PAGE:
Leaders agreed only on the basics of the plan Thursday. Many details need to be worked out. Here's what it means to you:
Q: How much will people get?
A: Most individuals will get up to $600; couples will get up to $1,200. People will get an additional $300 for each dependent child.
Q: You said most. Who is eligible?
A: To get the maximum $600 or $1,200 payment, people must have paid federal income taxes in 2007 and had earned income of at least $3,000.
Those who made at least $3,000 but didn't pay any federal income tax would get $300 per individual or $600 per couple.
Q: Are there income limits?
A: Yes. The payments would start phasing out for individuals with adjusted gross incomes of more than $75,000 and couples with incomes of more than $150,000.
Individuals with incomes higher than $87,000 and couples with incomes higher than $174,000 would not be eligible, unless they had children. The caps would be slightly higher for people with children, but those figures weren't available Thursday.
Q: When will the checks be mailed?
A: The first checks could start going out in May. Most people should have them by July, said U.S. Treasury Secretary Henry Paulson.
Q: Why do some people call these payments "prebates"?
A: Because they're technically going to be credits based on tax year 2008. The government doesn't want you to wait until 2009 to get this money, so it's issuing checks now.
Q: Since tax year 2008 just started, how will the government decide who is eligible, for income purposes?
A: The government will go by the returns filed this spring for tax year 2007.
Q: What if I have a baby in 2008, but I didn't have that dependent deduction in 2007?
A: You'll get your $300 as a credit on your tax return in spring 2009. The same would apply if you made too much money in 2007 to be eligible for the payments now, but made much less in 2008 and were therefore eligible. You'll be able to claim your credit next year.
Q: My child was under 17 last year, so I claimed him as a deduction. But he's not eligible for me to claim this year. Will I still get a payment?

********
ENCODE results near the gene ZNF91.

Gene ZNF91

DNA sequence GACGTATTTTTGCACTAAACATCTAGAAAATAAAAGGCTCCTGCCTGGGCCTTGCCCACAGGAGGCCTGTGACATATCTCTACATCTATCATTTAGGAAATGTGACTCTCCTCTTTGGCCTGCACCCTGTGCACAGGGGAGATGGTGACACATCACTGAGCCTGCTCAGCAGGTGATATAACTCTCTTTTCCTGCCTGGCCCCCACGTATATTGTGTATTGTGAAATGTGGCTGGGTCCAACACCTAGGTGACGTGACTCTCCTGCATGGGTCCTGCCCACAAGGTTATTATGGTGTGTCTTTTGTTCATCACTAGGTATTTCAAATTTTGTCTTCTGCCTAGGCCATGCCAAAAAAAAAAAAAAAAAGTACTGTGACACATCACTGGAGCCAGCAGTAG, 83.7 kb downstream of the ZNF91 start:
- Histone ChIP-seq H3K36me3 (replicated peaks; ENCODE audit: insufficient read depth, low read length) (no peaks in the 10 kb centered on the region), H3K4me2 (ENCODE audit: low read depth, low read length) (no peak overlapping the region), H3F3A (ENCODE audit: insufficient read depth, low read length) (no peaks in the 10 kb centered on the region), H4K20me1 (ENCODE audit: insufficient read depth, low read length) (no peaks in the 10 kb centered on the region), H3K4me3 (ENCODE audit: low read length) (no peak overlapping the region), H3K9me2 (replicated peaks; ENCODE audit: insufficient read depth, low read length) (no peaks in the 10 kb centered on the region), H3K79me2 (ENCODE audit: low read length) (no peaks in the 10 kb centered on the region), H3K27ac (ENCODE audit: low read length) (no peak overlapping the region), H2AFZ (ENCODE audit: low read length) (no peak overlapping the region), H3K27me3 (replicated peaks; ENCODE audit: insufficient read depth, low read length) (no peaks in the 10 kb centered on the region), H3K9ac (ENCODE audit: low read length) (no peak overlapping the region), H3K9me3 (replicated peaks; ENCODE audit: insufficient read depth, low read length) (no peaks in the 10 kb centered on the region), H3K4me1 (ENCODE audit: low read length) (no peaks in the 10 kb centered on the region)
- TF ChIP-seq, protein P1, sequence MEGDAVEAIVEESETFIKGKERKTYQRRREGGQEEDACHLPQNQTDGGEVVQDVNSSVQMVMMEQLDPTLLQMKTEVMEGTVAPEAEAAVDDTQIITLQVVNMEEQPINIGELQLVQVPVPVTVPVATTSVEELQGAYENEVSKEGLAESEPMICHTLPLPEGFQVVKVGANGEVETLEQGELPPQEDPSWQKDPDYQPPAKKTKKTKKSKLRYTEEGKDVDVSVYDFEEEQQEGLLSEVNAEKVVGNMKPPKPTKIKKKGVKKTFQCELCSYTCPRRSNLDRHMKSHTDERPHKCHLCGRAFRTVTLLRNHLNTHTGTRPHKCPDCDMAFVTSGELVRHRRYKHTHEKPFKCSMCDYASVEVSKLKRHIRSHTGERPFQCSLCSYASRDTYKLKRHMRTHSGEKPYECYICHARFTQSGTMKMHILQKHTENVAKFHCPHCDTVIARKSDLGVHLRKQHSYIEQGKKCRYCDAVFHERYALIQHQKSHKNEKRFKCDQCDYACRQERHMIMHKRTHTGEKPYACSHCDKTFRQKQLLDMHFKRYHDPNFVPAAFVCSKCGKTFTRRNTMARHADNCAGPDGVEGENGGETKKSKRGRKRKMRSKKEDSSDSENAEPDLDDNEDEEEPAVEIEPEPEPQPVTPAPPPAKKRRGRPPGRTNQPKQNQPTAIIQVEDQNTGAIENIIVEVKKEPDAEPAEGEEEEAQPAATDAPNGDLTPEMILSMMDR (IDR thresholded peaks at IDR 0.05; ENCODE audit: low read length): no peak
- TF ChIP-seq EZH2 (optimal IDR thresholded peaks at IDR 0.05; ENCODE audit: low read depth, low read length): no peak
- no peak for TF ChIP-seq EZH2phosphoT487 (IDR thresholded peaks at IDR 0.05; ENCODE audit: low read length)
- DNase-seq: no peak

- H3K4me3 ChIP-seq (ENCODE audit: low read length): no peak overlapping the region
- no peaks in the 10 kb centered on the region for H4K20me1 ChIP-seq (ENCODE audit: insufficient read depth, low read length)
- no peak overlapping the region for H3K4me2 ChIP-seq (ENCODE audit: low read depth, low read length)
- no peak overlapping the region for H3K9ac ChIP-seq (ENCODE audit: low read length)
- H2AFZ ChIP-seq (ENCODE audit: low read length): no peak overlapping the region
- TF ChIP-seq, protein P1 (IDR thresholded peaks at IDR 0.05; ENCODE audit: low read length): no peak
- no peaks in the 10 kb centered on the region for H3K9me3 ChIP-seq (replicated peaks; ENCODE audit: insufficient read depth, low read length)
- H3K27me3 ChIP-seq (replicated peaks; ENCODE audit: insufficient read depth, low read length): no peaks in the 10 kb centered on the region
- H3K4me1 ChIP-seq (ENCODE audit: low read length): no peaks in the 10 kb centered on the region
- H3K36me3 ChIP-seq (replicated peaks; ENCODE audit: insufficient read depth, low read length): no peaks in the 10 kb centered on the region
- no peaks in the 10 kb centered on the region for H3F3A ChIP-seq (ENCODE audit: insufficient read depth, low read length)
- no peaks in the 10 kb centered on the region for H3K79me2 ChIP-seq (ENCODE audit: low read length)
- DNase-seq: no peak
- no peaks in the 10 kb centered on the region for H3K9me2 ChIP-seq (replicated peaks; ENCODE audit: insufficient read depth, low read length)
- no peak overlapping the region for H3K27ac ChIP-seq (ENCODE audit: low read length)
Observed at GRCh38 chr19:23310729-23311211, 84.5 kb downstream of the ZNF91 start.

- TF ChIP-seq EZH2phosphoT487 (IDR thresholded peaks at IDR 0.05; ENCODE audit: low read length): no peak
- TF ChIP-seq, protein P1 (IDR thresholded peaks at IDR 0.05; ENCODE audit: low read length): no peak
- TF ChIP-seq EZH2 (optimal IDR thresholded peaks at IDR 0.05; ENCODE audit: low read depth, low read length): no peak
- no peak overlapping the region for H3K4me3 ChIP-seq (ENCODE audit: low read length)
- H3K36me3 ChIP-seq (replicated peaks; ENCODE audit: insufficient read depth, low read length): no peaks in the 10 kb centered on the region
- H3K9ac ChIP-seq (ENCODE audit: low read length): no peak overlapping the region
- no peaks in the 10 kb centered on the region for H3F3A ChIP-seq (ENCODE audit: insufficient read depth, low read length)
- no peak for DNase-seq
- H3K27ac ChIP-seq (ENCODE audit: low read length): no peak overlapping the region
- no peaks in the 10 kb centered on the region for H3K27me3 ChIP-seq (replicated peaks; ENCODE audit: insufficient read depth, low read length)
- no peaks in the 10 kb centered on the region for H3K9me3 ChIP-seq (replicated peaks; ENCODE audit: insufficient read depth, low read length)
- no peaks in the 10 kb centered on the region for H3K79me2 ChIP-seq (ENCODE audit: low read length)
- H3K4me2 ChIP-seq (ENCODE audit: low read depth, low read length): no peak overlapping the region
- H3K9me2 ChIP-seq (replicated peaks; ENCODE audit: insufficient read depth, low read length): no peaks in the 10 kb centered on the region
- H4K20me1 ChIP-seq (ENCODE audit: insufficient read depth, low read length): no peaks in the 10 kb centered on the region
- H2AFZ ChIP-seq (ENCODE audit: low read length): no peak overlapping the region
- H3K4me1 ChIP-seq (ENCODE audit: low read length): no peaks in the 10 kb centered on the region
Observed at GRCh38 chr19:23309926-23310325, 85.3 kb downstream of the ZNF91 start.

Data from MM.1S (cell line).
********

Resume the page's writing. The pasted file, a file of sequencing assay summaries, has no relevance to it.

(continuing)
A: You'll still get your money based on 2007 income and dependents. You won't have to give back money that was paid "by accident."
Q: Where will the IRS mail the check?
A: The check will be mailed to the address the IRS has on file. If your address has changed, you need to notify the IRS to make sure you get any check or correspondence, said spokesman Chris Kerns.
If your address changes after you file your return, or if you don't file a return and need to make sure the IRS has the correct address on file, then notify the post office that services your old address and complete Form 8822 (address change request.)
You can download Form 8822 or order it by calling (800) 829-3676.
Q: What's a smart financial move to make with this money?
A: Either pay down any credit card debt or save it for an emergency, said Ken Robinson, a Cleveland certified financial planner. "Most people don't have nearly enough saved for a rainy day."
Spending the money freely wouldn't be smart for most people, agreed Brian Marita, a certified public accountant and partner with Ciuni & Panichi in Beachwood, Ohio.
"That's what got a lot of the people in these income brackets in this trouble in the first place."
Q: How likely are consumers to spend the money and help the economy?
A: Some will spend every penny and then some. Some will save it all. In 1975, people spent about 40 percent and saved the rest, according to the Federal Reserve. In 2001, people spent about 70 percent.
Q: What do businesses get out of this?
A: They'll get some tax breaks, too. Businesses will be able to immediately write off 50 percent of purchases of plants and other capital equipment.
Small businesses currently are able to take tax deductions on the first $125,000 they spend on new equipment, Marita said. That will be raised to $250,000.
In both cases, the deduction eligibility likely will apply to this calendar year and not be retroactive, Marita said, because the government wants to encourage spending.
Q: Since mortgages and foreclosures are a big part of the problem with the economy, how will homeowners be helped?
A: The stimulus package includes changes in mortgage lending, including a one-year increase in Freddie Mac's and Fannie Mae's conforming loan limits (from $417,000 to a maximum of $729,750), and a permanent increase in the FHA loan limit from $367,000 now up to a maximum of $729,750.
The law also is expected to include other changes to immediately help people facing foreclosure to refinance their loans.